hope this helped.


  3. sheela
    sheela January 4, 2016

    Hi Scott,

    Is there a way i can change wait or cancel cycle time. i.e can i make wait cycle as 1 minute instead of 5 minutes?

    If yes please let me know how to do the same.

    Thank you.

  4. sheela
    sheela January 7, 2016

    Hello Scott,

    Many thanks for your reply. I was looking for data collection cycle and i did find the link useful.

    Thank you.

  5. sushil k
    sushil k February 20, 2017

    HI Scott,

    Nice article there… takes away lots of confusion…

    How would you calculate capacity. my reports are showing 0 % free resources but i can see atleast 30 % resources available in cluster.

    Does it calculate based on consumed memory or active memory & where to set those matrices so that capacity is calculated at actual value .

    • Scott Norris
      Scott Norris February 26, 2017

      It will depend on what you have chosen to base capacity on in the policy, in 6.3 onwards you can have Consumed, Allocation and Demand. If you have chosen multiple it will base it on the mose restrictive.

      If you browse to the resource and select the Analysis tab and choose Capacity Remaining and expand memory it should show you which one is being use for the calculation.


      • Sushil Kumar
        Sushil Kumar February 27, 2017

        Thanks Scott. .

        We have allocation based model in place and on manual calculations found that cluster is 77 % over subscribed which kind of shows why it is crying for capacity .

        Was wondering which one will give me better picture.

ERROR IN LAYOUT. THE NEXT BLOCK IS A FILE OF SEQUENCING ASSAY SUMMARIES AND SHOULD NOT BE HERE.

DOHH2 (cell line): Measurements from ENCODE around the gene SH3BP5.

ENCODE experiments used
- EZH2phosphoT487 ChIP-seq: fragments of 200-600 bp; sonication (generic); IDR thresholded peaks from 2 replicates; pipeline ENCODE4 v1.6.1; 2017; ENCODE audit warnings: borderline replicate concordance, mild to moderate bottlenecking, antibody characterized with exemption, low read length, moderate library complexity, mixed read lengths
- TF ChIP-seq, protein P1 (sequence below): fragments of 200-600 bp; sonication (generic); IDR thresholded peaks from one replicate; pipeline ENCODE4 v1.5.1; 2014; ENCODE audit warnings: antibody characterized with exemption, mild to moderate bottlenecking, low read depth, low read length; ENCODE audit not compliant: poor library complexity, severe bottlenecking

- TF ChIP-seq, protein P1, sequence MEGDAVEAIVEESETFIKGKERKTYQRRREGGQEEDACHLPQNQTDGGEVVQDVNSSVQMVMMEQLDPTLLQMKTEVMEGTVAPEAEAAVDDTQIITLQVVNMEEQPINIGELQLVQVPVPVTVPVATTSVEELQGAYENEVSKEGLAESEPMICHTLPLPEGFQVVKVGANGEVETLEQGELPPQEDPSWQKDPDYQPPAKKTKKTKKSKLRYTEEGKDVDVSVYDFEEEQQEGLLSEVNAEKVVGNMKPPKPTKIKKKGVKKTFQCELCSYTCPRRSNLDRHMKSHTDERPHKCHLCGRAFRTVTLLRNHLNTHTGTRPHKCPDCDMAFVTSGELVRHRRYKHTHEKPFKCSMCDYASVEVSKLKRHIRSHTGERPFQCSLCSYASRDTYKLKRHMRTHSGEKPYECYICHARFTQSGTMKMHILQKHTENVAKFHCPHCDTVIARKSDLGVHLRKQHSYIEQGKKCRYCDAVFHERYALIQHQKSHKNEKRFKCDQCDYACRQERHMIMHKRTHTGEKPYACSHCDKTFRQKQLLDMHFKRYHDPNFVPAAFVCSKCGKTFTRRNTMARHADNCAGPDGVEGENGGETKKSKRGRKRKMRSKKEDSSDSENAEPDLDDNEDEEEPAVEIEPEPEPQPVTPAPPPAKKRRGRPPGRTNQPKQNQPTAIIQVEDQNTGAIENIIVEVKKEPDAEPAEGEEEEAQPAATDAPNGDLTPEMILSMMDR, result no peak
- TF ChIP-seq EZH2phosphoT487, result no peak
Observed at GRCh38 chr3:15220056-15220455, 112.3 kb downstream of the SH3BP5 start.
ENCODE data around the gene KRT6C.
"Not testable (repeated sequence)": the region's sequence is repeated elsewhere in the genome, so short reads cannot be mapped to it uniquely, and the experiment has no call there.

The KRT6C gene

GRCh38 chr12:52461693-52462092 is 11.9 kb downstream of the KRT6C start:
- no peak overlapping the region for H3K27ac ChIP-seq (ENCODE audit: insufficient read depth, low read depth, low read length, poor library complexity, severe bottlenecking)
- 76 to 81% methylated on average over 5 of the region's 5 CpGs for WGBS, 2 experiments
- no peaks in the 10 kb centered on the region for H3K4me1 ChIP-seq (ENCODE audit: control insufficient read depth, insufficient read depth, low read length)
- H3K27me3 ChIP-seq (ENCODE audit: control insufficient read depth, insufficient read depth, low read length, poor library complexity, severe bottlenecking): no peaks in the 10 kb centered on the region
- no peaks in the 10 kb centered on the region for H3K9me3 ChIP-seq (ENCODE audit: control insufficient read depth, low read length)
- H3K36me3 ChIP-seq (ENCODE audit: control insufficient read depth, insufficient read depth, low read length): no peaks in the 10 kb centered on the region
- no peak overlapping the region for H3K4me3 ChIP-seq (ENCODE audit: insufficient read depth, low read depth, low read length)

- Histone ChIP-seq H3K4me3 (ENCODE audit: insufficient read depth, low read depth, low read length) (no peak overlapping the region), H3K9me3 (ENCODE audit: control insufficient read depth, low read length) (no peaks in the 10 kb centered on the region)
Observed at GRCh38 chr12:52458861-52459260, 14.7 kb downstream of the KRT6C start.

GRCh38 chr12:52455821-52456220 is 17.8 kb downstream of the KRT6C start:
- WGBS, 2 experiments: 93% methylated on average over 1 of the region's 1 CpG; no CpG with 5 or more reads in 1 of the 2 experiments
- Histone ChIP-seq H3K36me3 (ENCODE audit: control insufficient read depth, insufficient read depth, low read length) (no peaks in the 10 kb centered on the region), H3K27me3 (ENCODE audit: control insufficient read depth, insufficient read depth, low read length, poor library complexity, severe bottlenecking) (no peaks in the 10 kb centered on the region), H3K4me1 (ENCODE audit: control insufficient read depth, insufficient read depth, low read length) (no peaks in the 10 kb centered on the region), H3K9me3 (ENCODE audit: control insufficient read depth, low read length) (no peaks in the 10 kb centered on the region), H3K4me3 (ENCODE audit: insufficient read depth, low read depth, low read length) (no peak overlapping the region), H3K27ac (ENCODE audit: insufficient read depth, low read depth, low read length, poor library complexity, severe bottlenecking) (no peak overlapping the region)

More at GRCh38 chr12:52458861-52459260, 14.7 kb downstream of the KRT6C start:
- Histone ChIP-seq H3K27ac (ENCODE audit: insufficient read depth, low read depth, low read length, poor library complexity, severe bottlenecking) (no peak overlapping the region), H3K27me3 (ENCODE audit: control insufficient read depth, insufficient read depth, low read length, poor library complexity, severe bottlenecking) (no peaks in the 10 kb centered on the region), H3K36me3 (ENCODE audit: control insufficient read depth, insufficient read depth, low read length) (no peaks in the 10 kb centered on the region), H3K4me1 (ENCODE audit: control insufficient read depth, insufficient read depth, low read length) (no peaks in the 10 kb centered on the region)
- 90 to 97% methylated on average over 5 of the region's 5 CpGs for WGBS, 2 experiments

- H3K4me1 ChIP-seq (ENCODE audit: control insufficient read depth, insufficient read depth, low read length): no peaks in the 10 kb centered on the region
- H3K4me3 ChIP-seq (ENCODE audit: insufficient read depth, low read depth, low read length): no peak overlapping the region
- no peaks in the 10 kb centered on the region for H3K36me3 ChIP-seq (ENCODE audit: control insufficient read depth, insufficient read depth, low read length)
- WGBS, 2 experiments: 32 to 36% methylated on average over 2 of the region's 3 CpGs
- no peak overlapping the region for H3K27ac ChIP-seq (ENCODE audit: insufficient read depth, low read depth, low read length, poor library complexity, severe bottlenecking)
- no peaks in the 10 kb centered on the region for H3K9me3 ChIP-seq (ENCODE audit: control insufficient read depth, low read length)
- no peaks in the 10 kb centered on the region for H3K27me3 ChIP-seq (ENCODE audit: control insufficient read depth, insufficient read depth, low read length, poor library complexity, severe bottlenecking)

On a separate topic ,Allocation and demand based are understood . What is the definition of “consumed” in Vrops …I thought allocation & consumed are same or have VMware again changed the definition .

        Just wondering what do u means with ” mose restrictive ” . I was thinking of using a combination of demand & Allocation but not sure what would be the result. Will it help me with a more realistic picture.

        Also does it help to enable few super metrics in policy . I am using few, which are available on sunny dua,s blog.

        • Scott Norris
          Scott Norris March 7, 2017

          Hey Sushil,

          Apologies for the delay, Consumed I personally thing will give you the best picture. Now Allocation is how much has been allocated, Demand is how much is needs and consumed is how much it has written data too.

          So these days with 64bit Os and ASLR machines will consume close to allocation, but all depends on the operating system and applications.

          If you have multiple capacity management calculation selected eg allocation, demand, consumed then the one that shows the lease capacity remaining will be the one vROps will select to have its numbers (time remaining capacity remaining etc) to be based on.

          Hope that made sense?

          As long as the super metric is something you want to have data on then enable it ๐Ÿ™‚